Asking the Unaskable: “Why invest in research?”


“Research universities make us safer. Imagine the fight against terrorists without facial recognition, detection technologies that sensitively trace bomb-making materials, satellite surveillance, secure communications, and tracking capabilities … not only do these institutions innovate with vital technologies, they also produce the engine of new growth … “

— Bill Frist in America must invest in research universities — or get left behind

In reality, the journey from lab desk to economic growth is not that clear cut. The more likely series of events begins with the need for research funding, and ends with a number of workshops attended by industry partners, who, while checking smartphones for upcoming meetings contemplate the unspoken: “Why exactly did we invest in this research project?”.

In order to survive in the modern academic jungle, it is increasingly important for career academics to think like CEO’s. The suggestion of brilliance and pursuit of passion are not enough. The modern academic must learn to present their research in the language of their client.

Three simple things to keep in mind when preparing for your next workshop:
•  Don’t confuse your goals (i.e. research outcomes, publications, creation of new knowledge in your field) with those of your client (i.e. return on investment, and indirectly, innovation).
•  Articulate the link between your research and the client’s goals. This should not be left as homework for the client to complete.
•  Communicate “in plain terms”. Don’t make research outcomes unnecessarily complicated, or you run the risk of losing your audience to their smartphone.

Research is imperative for innovation, and innovation in turn, is key to profitability in an increasingly competitive world. For innovation to happen, an intersection of focus, passion and obsession must be present … characteristics held by the researchers working to improve your bottom line.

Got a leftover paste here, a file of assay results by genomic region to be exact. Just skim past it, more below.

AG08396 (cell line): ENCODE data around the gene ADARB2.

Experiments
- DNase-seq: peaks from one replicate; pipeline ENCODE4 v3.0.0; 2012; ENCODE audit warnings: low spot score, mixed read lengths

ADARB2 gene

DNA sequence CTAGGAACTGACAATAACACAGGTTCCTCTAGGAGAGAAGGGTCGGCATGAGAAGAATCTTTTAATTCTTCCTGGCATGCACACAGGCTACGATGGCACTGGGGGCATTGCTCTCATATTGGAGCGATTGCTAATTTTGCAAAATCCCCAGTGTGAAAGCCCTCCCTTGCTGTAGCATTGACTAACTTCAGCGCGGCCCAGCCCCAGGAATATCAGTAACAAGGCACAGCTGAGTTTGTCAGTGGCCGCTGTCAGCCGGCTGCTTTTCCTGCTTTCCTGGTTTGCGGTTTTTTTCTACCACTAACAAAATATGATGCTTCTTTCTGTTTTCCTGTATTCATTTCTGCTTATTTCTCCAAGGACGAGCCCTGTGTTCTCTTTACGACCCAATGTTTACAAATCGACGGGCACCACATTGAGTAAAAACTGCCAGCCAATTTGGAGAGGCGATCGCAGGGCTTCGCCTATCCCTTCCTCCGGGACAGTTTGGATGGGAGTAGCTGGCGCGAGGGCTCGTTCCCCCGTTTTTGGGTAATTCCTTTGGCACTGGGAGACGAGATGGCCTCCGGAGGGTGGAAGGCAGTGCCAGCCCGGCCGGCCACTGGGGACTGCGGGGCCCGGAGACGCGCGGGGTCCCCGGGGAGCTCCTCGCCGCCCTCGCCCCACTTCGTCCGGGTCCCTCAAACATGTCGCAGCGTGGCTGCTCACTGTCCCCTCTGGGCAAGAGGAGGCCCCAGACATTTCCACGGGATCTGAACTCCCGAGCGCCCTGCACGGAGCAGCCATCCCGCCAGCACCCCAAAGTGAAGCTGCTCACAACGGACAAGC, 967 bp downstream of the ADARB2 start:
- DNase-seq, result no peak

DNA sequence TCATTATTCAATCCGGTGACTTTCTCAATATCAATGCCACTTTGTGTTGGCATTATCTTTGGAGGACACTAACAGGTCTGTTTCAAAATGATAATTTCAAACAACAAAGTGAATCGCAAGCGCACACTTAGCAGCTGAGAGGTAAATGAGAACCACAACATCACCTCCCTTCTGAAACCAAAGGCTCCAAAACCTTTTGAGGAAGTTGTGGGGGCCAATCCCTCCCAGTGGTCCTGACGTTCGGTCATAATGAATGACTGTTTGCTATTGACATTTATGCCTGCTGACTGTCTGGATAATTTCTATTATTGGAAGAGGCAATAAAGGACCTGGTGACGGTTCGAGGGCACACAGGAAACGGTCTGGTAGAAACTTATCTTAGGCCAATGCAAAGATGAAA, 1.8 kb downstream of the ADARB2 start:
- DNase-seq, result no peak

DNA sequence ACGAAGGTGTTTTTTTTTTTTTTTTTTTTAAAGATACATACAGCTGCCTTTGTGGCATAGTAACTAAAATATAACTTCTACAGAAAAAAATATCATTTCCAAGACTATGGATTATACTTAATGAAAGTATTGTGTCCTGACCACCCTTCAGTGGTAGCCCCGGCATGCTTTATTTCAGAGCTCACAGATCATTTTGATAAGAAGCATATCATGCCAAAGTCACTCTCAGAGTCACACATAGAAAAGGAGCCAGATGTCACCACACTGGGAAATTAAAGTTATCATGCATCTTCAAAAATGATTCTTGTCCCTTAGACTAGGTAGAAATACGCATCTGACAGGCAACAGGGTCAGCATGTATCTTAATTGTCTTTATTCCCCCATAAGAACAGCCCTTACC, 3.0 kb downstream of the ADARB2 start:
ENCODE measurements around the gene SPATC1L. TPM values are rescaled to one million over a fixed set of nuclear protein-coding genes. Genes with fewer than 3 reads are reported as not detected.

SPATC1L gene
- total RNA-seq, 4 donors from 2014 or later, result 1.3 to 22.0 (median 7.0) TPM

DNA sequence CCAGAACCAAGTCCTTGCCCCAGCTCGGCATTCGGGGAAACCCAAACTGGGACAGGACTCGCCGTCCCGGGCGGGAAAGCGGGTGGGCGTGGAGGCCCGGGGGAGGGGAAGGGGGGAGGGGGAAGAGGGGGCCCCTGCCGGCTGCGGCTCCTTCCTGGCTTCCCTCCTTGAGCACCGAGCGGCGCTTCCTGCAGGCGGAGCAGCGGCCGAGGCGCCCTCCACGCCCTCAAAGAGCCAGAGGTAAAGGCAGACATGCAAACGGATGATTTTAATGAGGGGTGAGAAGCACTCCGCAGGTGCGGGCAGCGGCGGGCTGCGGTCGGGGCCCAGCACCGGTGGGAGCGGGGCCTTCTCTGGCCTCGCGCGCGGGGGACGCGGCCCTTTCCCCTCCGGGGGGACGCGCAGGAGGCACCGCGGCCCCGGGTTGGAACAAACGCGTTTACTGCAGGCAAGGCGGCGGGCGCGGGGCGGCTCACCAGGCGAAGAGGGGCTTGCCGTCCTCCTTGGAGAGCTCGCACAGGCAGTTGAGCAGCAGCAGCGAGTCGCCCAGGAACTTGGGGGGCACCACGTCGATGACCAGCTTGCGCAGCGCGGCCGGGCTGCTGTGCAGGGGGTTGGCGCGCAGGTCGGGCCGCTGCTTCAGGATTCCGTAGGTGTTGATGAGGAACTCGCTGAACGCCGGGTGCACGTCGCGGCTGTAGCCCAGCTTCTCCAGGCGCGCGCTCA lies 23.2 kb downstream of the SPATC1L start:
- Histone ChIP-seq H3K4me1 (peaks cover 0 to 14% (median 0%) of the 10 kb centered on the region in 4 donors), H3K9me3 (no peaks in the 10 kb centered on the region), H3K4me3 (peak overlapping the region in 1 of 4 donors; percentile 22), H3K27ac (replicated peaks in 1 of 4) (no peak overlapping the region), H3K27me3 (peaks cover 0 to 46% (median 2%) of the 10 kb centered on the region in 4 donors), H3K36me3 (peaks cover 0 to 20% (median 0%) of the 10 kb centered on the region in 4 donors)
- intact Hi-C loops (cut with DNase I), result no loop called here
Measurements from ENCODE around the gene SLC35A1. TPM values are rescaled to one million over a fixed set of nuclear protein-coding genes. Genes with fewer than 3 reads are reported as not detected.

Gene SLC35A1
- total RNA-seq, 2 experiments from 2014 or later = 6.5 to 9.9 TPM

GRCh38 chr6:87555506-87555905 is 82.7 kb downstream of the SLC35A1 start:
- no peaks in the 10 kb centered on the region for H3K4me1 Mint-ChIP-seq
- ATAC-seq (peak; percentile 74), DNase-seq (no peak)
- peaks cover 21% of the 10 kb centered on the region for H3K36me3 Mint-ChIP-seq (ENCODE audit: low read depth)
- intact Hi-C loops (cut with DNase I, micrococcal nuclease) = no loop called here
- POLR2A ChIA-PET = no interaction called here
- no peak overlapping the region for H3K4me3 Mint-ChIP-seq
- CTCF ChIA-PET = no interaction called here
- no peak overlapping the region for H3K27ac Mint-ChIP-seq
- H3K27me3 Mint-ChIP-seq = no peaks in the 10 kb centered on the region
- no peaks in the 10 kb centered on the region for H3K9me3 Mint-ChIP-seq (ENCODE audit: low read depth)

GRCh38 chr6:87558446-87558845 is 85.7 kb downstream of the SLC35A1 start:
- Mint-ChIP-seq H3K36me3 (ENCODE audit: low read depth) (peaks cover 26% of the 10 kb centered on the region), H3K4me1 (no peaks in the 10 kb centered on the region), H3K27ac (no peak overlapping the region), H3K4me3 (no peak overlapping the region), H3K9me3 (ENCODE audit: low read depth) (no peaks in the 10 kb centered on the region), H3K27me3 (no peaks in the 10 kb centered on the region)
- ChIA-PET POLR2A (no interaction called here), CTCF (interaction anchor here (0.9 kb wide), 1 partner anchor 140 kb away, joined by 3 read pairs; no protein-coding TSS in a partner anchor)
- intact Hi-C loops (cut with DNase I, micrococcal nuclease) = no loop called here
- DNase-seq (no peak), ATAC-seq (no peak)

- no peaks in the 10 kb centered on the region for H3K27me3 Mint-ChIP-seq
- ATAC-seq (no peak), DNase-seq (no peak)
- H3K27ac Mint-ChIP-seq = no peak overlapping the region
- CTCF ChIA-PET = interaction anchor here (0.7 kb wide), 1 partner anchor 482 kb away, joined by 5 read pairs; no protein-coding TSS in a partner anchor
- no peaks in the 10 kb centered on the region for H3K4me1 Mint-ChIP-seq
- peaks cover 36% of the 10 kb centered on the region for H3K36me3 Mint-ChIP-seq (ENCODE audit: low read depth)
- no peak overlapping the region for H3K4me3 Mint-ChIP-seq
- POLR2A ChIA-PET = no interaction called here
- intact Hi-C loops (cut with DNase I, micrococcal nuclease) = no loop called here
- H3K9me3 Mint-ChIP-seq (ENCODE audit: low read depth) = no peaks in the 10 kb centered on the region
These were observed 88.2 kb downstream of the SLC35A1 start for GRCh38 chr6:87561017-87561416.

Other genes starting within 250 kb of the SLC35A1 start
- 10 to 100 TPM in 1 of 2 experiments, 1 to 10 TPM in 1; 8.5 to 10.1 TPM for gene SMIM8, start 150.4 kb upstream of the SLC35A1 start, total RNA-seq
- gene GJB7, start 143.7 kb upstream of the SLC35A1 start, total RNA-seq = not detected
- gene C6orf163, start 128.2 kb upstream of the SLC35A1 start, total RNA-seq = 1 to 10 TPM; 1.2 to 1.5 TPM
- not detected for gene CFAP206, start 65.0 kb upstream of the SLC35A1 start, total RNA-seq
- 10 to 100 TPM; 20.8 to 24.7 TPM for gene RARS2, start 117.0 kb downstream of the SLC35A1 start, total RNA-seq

“If you have too many things to think about, you’ll get to the superficial solution, not the brilliant one”.

— Evan Williams in Evan Williams’s Rule for Success: Do Less


5 thoughts on “Asking the Unaskable: “Why invest in research?”

  1. Pingback: Why did we invest in this research project? | Not Easily Obvious

  2. Excellent post. I was checking continuously this blog and I’m impressed! Extremely useful information particularly the last part 🙂 I care for such info a lot. I was seeking this particular information for a very long time. Thank you and best of luck.

  3. Dan Wong says:

    In the US, whose airports are government run, the FAA has traditionally paid for aviation-related civilian research in the US (DOD handles the military side…and TSA handles the security side). As US airports are government departments, this practice is a natural outgrowth in the lines of authority between local government-operated airports and the US government who oversees the national airport system. When airports are privatized, individual airports are likely the ones who will likely pick up the tab for airport-related research as government likely sees this now as the airports’ function to be paid out from their operating profits. Convincing these airports to fund basic research is challenging as they need to justify the expenditures to their shareholders and owners…something that may be very difficult to adequately explain to them if the relationship between research knowledge and profitability are difficult to connect strongly. Thus, in the privatized airport environment, should government continue to fund basic airport research…or require the privatized airports as a part of the sale dedicate some agreed amount of funding to ensure basic research on airport-issues continues? Food for thought…

  4. Pingback: Maintaining a Transient Advantage | inplaneterms

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